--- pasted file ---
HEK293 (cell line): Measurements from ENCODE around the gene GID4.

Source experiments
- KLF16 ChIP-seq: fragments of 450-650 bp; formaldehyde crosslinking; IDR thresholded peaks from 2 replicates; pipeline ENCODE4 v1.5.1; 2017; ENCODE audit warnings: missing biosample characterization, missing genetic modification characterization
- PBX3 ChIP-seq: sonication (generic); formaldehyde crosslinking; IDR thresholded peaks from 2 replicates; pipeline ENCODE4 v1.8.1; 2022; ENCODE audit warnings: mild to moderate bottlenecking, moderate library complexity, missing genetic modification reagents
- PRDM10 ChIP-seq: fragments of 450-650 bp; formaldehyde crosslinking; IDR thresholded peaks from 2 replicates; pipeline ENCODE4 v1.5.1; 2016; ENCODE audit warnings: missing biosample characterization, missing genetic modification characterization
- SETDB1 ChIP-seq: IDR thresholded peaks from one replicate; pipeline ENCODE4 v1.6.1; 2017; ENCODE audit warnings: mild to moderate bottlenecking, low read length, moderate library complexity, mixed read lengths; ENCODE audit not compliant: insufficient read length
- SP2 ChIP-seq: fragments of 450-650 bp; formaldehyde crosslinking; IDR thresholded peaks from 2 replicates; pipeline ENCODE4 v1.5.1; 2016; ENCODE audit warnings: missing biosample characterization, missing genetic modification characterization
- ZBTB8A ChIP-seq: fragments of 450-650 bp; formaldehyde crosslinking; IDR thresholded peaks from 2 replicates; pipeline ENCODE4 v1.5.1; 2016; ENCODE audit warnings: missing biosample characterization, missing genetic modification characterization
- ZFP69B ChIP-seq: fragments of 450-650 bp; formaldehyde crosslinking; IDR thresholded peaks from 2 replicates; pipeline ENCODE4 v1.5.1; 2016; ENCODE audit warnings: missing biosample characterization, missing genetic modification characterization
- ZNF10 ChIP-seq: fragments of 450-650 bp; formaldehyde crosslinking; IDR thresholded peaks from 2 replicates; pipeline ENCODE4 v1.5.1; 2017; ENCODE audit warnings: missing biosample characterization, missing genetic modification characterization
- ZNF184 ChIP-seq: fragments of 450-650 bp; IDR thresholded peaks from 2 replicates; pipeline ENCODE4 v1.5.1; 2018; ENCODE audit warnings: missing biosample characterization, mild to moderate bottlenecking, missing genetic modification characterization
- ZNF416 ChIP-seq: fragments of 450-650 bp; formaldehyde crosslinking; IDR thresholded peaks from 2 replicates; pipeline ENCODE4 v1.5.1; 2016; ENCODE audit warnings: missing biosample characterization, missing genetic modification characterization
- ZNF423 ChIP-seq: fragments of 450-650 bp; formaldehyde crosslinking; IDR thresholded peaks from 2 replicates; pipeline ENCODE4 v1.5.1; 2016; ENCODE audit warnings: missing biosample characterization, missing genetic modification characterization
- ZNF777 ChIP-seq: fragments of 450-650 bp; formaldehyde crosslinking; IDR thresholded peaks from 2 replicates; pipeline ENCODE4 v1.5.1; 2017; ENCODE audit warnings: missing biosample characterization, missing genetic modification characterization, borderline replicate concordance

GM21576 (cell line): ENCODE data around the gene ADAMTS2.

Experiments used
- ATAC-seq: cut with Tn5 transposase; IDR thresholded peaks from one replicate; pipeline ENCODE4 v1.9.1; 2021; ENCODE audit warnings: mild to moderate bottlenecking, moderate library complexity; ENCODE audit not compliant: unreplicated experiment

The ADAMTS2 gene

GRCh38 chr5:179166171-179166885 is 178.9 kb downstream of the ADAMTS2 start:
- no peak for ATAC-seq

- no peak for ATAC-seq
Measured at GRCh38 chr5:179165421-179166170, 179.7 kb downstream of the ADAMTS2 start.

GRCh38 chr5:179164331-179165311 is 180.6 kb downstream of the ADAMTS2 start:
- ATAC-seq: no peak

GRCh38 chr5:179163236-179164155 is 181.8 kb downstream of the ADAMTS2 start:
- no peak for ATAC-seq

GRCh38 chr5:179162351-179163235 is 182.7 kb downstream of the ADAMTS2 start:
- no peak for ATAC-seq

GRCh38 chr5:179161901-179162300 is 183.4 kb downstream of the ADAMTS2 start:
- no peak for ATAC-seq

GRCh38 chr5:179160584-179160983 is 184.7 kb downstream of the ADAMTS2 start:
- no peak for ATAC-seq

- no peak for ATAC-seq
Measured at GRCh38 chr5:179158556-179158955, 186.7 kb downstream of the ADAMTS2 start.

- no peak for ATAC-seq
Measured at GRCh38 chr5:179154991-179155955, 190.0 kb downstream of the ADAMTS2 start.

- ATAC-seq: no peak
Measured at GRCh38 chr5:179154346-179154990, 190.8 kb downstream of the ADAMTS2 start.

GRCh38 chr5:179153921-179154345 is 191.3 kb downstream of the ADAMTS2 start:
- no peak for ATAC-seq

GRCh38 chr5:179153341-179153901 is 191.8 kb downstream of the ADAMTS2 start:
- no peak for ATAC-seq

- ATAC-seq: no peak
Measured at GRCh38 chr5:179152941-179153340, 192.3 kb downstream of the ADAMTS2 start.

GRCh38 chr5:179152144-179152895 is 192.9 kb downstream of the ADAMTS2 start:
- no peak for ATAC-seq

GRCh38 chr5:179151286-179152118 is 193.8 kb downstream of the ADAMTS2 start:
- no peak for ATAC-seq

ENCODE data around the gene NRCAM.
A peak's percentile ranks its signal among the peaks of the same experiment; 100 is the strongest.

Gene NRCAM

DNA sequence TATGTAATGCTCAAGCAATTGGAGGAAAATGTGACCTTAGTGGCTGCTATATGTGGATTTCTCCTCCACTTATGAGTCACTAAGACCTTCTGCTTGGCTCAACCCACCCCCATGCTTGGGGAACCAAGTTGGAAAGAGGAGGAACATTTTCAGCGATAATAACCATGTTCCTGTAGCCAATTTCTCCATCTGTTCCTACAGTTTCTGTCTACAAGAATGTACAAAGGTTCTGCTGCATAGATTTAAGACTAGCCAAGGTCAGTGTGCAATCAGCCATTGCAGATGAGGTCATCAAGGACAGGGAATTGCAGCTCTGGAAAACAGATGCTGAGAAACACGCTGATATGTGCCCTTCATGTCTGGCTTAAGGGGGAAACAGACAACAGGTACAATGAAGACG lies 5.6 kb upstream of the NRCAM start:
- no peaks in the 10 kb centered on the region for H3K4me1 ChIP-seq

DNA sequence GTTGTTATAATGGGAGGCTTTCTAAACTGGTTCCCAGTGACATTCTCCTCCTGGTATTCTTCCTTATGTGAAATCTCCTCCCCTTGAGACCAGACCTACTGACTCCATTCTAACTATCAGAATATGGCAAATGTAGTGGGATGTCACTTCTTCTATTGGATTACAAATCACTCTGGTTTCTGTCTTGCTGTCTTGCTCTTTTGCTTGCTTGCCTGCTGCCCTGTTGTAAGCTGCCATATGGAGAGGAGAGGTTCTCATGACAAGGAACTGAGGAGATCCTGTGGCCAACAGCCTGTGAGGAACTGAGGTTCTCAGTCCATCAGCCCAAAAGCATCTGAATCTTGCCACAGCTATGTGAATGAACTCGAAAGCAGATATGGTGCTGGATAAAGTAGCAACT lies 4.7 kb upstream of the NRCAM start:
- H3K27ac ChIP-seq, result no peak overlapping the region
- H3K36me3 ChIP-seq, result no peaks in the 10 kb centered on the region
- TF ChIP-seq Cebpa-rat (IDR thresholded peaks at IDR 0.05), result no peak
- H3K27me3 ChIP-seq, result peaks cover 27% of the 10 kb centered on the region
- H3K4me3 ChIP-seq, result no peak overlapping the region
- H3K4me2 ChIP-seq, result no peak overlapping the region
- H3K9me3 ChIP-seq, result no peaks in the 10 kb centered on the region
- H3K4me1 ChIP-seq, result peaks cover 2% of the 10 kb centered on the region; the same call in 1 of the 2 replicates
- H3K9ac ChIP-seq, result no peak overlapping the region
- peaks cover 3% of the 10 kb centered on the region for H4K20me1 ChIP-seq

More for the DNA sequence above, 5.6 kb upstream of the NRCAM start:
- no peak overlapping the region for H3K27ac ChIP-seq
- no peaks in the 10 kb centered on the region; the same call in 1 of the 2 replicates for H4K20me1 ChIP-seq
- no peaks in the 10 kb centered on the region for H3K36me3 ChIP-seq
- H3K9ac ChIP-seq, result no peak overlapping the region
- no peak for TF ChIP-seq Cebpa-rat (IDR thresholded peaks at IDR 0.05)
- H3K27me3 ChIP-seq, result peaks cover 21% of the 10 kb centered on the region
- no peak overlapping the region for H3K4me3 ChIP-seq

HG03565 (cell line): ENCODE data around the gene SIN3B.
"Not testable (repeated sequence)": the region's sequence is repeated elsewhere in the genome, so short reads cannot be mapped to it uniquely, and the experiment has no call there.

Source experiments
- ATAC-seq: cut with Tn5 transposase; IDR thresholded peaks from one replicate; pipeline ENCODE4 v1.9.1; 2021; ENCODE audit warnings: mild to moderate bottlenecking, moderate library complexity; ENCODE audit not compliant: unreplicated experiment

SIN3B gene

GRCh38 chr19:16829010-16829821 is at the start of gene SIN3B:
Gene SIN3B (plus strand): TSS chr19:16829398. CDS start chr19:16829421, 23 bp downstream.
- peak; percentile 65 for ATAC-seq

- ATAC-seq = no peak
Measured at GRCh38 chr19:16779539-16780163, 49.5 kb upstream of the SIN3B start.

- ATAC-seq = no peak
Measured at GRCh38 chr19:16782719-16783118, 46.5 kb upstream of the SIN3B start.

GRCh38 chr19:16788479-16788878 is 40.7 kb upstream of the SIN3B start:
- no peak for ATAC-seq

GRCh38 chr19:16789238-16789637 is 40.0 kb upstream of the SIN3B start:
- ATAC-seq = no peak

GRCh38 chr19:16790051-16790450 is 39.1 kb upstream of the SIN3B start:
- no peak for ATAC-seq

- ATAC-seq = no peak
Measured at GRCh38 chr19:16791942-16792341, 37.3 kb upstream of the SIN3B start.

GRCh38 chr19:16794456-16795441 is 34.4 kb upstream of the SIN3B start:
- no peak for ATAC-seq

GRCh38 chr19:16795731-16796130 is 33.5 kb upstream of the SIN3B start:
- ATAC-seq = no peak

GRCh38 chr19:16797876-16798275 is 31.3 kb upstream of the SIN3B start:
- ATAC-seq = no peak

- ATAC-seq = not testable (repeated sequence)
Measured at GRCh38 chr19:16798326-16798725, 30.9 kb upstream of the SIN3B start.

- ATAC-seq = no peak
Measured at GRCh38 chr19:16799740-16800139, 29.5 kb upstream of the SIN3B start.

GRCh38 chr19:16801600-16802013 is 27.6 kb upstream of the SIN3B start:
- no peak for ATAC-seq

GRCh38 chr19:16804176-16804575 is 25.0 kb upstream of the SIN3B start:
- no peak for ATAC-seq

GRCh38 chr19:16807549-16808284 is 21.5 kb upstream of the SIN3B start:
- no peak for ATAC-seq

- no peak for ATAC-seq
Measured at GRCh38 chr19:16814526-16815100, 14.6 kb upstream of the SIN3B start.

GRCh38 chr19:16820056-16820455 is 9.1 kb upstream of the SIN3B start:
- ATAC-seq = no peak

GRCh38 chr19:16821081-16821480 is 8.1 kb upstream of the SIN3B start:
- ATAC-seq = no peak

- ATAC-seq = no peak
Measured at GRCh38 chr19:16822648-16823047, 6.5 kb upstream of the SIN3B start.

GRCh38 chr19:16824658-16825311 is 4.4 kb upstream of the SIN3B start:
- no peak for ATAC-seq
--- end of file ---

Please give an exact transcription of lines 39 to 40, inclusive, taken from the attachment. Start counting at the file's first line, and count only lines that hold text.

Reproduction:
GRCh38 chr5:179153921-179154345 is 191.3 kb downstream of the ADAMTS2 start:
- no peak for ATAC-seq